Seahorses

See Seahorses in Seahorses: Unbridled Fun, our newest exhibit.

This gallery is home to a variety of seahorses, sea dragons and pipe fish. These animals are quite unique and have many fascinating features from their eyes to their fins!

Eyes

Seahorses can move their eyes in two different directions at the same time! This allows them to look for food with one eye and look-out for predators with the other. This is an important feature since seahorses have basic stomachs and need to spend most of their day eating.

Snout

Seahorses have a long, straw-like snout to suck in their food. They open their mouths so quick that it works almost like a vacuum. This snout characteristic is how they got their Latin name Syngnathidae. It comes from the Greek words meaning “fused jaws.”

Good Dads

Seahorses are known for being one of the best dads in the animal kingdom. The males all have a kangaroo-like pouch called a brood pouch. When he is ready to mate, he fills this pouch with water to attract a female. After a courtship dance, the female will deposit her eggs into the pouch and the male will fertilize them. The male will then carry the eggs, incubate them and eventually give birth!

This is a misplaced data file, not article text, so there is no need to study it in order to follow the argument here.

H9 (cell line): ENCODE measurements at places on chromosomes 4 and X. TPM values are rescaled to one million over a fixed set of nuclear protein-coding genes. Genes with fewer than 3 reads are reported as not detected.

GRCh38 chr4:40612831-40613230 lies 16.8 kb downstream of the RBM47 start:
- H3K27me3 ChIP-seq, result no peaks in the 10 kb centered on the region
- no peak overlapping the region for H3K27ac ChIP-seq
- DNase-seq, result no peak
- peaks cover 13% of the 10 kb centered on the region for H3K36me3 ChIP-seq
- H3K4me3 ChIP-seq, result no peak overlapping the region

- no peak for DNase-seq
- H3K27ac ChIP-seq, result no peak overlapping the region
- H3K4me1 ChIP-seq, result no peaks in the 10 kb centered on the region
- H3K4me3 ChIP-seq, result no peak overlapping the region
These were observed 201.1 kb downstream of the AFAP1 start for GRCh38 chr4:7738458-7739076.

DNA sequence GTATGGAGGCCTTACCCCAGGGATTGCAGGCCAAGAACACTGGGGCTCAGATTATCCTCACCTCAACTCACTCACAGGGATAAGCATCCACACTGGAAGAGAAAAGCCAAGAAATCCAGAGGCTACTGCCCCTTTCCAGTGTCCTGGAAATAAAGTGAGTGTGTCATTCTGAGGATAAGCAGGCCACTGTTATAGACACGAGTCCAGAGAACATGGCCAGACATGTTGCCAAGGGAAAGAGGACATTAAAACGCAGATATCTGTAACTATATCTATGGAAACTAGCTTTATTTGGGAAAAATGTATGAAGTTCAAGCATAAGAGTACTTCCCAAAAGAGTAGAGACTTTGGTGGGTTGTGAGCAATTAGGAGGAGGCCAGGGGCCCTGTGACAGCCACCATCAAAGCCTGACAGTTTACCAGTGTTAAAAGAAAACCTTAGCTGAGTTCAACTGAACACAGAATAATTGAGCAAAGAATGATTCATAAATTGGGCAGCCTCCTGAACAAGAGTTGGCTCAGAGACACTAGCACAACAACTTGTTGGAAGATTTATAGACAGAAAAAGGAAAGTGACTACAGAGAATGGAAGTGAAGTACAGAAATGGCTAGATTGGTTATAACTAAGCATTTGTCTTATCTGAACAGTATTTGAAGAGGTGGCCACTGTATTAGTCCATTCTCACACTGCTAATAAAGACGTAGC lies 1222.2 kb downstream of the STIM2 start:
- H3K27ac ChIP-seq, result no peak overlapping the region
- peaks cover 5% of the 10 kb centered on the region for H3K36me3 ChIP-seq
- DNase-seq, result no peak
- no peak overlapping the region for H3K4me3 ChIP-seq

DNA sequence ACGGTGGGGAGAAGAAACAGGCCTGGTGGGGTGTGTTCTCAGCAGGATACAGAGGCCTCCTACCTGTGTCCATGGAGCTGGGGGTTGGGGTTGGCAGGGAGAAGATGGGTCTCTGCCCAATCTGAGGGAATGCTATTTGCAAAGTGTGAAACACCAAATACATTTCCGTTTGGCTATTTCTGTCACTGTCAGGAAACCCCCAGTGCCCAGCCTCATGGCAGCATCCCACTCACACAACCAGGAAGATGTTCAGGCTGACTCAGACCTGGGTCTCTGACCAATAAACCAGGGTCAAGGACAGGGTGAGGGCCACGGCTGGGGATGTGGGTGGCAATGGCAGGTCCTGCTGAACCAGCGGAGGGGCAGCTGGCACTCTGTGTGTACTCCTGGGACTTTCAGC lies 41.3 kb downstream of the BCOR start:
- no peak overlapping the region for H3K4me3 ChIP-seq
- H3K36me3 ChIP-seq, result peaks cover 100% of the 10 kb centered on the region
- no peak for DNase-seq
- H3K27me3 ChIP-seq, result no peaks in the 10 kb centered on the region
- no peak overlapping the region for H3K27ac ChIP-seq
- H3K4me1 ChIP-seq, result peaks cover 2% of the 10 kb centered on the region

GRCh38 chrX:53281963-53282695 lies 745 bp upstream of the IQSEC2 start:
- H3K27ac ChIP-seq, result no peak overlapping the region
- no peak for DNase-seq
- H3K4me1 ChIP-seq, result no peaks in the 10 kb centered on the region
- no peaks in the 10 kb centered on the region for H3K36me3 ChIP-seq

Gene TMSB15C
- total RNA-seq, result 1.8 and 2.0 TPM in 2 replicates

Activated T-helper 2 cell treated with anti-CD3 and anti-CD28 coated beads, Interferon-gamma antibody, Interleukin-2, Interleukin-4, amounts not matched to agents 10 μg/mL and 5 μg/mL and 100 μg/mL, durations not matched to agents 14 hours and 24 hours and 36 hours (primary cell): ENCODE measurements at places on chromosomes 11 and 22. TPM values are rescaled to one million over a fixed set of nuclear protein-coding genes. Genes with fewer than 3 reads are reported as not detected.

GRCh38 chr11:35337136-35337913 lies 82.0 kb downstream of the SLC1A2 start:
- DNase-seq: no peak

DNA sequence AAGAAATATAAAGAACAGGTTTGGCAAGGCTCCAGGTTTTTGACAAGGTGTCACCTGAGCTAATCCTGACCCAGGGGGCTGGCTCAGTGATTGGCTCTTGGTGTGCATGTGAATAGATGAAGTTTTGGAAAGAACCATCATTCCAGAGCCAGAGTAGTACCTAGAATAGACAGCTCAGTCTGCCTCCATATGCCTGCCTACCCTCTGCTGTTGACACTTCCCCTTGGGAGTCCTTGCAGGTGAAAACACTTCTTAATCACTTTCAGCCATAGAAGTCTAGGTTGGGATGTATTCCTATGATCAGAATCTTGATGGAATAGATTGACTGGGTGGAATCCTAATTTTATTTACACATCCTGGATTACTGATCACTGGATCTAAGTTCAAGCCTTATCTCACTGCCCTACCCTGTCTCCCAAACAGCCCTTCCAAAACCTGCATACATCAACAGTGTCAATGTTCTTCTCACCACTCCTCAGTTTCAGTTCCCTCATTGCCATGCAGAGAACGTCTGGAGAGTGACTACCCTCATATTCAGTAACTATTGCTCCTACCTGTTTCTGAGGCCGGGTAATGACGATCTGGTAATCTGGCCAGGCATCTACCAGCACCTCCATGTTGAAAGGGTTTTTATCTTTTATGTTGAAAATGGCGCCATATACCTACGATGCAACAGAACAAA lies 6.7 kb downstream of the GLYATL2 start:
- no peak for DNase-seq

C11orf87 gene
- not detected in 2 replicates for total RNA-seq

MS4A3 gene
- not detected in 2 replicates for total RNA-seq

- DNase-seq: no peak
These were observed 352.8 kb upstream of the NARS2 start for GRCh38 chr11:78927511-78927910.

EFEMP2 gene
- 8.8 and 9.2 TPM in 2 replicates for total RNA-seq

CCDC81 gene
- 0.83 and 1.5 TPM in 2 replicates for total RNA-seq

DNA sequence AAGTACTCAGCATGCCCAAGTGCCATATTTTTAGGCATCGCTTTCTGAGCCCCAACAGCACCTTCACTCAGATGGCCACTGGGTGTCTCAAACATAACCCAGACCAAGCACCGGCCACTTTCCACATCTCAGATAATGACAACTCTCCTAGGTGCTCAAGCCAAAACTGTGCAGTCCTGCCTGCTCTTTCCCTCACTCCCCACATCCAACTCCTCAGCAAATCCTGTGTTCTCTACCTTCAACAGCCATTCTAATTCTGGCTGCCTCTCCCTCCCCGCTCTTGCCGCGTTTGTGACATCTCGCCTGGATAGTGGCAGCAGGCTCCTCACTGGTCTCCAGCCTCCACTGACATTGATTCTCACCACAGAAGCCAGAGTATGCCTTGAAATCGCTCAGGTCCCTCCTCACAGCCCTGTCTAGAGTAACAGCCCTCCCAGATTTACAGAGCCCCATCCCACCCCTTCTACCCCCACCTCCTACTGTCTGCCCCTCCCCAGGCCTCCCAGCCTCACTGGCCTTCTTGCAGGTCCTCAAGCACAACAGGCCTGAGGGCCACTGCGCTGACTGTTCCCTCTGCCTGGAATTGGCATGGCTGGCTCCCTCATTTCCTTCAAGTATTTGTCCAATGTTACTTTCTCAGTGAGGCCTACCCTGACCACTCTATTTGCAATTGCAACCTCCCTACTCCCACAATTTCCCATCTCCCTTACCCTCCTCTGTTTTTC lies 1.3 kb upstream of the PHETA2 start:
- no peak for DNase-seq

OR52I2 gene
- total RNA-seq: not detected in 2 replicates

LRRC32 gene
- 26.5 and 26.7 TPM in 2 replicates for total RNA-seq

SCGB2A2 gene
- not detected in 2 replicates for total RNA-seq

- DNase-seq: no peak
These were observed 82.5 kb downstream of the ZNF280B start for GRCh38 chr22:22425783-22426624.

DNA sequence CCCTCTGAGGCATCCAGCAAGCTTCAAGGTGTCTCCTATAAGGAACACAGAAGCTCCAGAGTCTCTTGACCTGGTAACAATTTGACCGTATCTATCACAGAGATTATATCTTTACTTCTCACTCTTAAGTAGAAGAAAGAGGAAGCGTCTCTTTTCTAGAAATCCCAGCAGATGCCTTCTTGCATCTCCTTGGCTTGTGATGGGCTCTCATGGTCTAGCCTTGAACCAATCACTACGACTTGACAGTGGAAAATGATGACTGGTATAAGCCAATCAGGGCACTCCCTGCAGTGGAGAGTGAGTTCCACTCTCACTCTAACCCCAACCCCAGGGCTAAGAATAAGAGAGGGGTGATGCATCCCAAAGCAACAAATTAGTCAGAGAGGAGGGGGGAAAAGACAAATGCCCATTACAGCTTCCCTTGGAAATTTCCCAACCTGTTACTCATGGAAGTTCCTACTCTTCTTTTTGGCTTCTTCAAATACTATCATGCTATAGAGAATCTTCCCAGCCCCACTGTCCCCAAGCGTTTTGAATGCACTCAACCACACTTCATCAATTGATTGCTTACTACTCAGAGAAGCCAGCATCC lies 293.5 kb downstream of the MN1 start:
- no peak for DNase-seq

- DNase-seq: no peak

A baby seahorse is called a “fry.” When the time is right for the babies to be born, the males will bend their bodies back and forth until a tiny seahorse pops out of the pouch. He will continue to squeeze and bend until all the babies are born. Some species can have just a few babies, while others can have over 1,000 at a time!

Swimming

Seahorses swim by using a long fin on their back and smaller fins on the left and right sides of their head. These fins beat at rates of 30-70 times per second! This is a similar speed to a hummingbird’s wings. But instead of flying, the fast fins help to steer them around their tricky habitat. Seahorses may have fast fins, but their upright posture slows their speed. Unlike most other fish, seahorses do not have scales. Instead they have hard bony plates that help them stay upright when swimming.

Seahorses live in shallow and weedy areas, often where the current is strong. Seahorses are not the best swimmers… so their tail helps them hold onto the grasses and corals in their habitat. Sometimes they even hang on to each other so they do not get swept away!

Tails

A seahorse’s tail might look rounded, but it is actually a square shape. The flat edge of their tail gives them a better grip and keeps their tail from rotating in the waves. Researchers believe that this design allows the seahorse to be stronger and to save energy. Scientists are also looking into how this design could help with prosthetics for people.